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"Topic": models, code, and papers

Do You Think It's Biased? How To Ask For The Perception Of Media Bias

Dec 16, 2021
Timo Spinde, Christina Kreuter, Wolfgang Gaissmaier, Felix Hamborg, Bela Gipp, Helge Giese

Media coverage possesses a substantial effect on the public perception of events. The way media frames events can significantly alter the beliefs and perceptions of our society. Nevertheless, nearly all media outlets are known to report news in a biased way. While such bias can be introduced by altering the word choice or omitting information, the perception of bias also varies largely depending on a reader's personal background. Therefore, media bias is a very complex construct to identify and analyze. Even though media bias has been the subject of many studies, previous assessment strategies are oversimplified, lack overlap and empirical evaluation. Thus, this study aims to develop a scale that can be used as a reliable standard to evaluate article bias. To name an example: Intending to measure bias in a news article, should we ask, "How biased is the article?" or should we instead ask, "How did the article treat the American president?". We conducted a literature search to find 824 relevant questions about text perception in previous research on the topic. In a multi-iterative process, we summarized and condensed these questions semantically to conclude a complete and representative set of possible question types about bias. The final set consisted of 25 questions with varying answering formats, 17 questions using semantic differentials, and six ratings of feelings. We tested each of the questions on 190 articles with overall 663 participants to identify how well the questions measure an article's perceived bias. Our results show that 21 final items are suitable and reliable for measuring the perception of media bias. We publish the final set of questions on http://bias-question-tree.gipplab.org/.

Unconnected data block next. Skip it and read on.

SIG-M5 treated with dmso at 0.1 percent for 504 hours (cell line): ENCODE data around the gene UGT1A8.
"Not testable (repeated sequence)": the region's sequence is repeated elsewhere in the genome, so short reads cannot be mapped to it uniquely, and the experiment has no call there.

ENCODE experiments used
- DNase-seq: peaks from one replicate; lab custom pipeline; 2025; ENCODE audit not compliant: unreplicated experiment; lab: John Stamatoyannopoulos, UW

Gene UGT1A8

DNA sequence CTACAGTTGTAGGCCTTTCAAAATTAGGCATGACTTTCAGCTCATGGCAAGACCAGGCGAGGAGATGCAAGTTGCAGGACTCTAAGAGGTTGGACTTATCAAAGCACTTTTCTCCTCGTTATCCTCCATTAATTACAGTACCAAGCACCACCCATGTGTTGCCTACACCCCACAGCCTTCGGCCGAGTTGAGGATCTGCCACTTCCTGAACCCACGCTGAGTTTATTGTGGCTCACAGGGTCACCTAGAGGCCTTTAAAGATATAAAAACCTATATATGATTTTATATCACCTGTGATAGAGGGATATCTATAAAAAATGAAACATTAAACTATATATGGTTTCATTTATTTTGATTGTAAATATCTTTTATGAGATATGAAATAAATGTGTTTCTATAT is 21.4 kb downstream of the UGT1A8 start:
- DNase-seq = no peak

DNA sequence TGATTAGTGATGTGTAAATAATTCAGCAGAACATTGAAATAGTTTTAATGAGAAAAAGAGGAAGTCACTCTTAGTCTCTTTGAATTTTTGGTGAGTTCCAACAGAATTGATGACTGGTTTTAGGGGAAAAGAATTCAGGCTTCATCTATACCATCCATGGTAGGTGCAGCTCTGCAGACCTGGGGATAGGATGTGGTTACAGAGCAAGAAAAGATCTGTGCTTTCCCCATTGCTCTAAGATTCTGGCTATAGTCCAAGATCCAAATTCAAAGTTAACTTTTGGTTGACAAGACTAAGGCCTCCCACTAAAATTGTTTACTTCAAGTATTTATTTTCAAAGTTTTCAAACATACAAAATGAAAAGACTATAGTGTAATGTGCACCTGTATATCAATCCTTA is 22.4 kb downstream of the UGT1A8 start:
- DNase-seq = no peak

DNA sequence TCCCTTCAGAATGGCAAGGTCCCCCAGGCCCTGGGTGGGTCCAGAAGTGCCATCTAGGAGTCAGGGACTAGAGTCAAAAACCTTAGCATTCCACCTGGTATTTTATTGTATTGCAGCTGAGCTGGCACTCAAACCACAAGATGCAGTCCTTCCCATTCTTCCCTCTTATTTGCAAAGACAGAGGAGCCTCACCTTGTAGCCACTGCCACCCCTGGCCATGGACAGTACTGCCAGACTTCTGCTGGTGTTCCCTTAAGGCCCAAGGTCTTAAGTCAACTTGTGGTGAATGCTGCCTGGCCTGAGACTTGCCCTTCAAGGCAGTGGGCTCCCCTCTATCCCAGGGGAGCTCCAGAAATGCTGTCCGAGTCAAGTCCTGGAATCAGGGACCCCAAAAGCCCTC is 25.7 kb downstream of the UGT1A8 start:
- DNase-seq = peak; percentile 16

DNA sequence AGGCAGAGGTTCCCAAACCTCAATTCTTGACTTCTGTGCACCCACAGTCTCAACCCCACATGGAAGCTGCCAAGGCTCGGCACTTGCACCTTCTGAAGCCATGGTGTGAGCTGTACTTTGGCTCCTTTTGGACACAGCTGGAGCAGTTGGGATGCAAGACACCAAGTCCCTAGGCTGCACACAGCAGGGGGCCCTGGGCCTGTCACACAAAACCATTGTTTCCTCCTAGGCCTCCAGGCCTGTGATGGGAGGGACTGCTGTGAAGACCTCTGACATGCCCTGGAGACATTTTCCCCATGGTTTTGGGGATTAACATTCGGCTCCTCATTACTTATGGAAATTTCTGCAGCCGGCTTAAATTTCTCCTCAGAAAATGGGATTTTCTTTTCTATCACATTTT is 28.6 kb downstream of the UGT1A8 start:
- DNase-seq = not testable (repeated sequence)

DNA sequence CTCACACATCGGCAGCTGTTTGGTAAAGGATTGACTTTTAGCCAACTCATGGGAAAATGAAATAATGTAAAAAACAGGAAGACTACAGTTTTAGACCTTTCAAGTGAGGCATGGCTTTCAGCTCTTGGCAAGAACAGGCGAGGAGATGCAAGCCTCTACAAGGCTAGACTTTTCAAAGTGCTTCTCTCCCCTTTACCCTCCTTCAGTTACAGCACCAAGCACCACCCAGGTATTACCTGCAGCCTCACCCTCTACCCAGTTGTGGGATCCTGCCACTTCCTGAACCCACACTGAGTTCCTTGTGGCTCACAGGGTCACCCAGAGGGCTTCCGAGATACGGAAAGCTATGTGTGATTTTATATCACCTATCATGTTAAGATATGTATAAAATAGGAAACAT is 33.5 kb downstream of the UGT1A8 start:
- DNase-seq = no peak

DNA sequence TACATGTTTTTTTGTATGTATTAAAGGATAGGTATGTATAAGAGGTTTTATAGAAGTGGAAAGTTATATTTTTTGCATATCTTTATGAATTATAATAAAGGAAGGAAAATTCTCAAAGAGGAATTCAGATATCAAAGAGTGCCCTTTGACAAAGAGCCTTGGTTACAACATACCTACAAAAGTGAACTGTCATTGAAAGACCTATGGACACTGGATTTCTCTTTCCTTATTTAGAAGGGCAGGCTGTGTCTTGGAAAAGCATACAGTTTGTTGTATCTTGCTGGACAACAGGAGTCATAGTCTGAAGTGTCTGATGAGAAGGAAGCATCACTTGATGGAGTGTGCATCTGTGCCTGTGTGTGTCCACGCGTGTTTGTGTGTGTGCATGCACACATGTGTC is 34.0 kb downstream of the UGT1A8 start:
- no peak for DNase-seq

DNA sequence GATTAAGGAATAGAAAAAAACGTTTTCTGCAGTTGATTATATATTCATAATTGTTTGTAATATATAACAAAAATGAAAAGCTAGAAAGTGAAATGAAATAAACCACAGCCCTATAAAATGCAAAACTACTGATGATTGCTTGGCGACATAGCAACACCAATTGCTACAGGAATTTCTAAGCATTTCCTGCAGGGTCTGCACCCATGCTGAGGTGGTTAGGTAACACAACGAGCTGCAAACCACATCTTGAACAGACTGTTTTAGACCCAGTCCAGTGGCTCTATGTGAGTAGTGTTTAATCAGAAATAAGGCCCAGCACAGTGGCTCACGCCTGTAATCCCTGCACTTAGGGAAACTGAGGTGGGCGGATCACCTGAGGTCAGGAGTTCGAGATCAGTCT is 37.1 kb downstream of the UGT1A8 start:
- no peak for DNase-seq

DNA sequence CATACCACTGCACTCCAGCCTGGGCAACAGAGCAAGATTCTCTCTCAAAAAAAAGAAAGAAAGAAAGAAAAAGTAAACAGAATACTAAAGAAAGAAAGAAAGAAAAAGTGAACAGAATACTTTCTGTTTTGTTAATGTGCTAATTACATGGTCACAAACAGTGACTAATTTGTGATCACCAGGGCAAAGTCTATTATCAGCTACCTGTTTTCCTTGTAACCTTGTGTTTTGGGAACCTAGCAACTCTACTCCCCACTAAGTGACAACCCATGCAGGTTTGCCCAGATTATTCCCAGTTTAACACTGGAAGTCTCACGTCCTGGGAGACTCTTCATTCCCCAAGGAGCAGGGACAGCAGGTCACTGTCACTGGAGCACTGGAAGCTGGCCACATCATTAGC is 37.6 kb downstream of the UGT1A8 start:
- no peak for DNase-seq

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Out-of-Distribution Detection of Melanoma using Normalizing Flows

Mar 23, 2021
M. M. A. Valiuddin, C. G. A. Viviers

Generative modelling has been a topic at the forefront of machine learning research for a substantial amount of time. With the recent success in the field of machine learning, especially in deep learning, there has been an increased interest in explainable and interpretable machine learning. The ability to model distributions and provide insight in the density estimation and exact data likelihood is an example of such a feature. Normalizing Flows (NFs), a relatively new research field of generative modelling, has received substantial attention since it is able to do exactly this at a relatively low cost whilst enabling competitive generative results. While the generative abilities of NFs are typically explored, we focus on exploring the data distribution modelling for Out-of-Distribution (OOD) detection. Using one of the state-of-the-art NF models, GLOW, we attempt to detect OOD examples in the ISIC dataset. We notice that this model under performs in conform related research. To improve the OOD detection, we explore the masking methods to inhibit co-adaptation of the coupling layers however find no substantial improvement. Furthermore, we utilize Wavelet Flow which uses wavelets that can filter particular frequency components, thus simplifying the modeling process to data-driven conditional wavelet coefficients instead of complete images. This enables us to efficiently model larger resolution images in the hopes that it would capture more relevant features for OOD. The paper that introduced Wavelet Flow mainly focuses on its ability of sampling high resolution images and did not treat OOD detection. We present the results and propose several ideas for improvement such as controlling frequency components, using different wavelets and using other state-of-the-art NF architectures.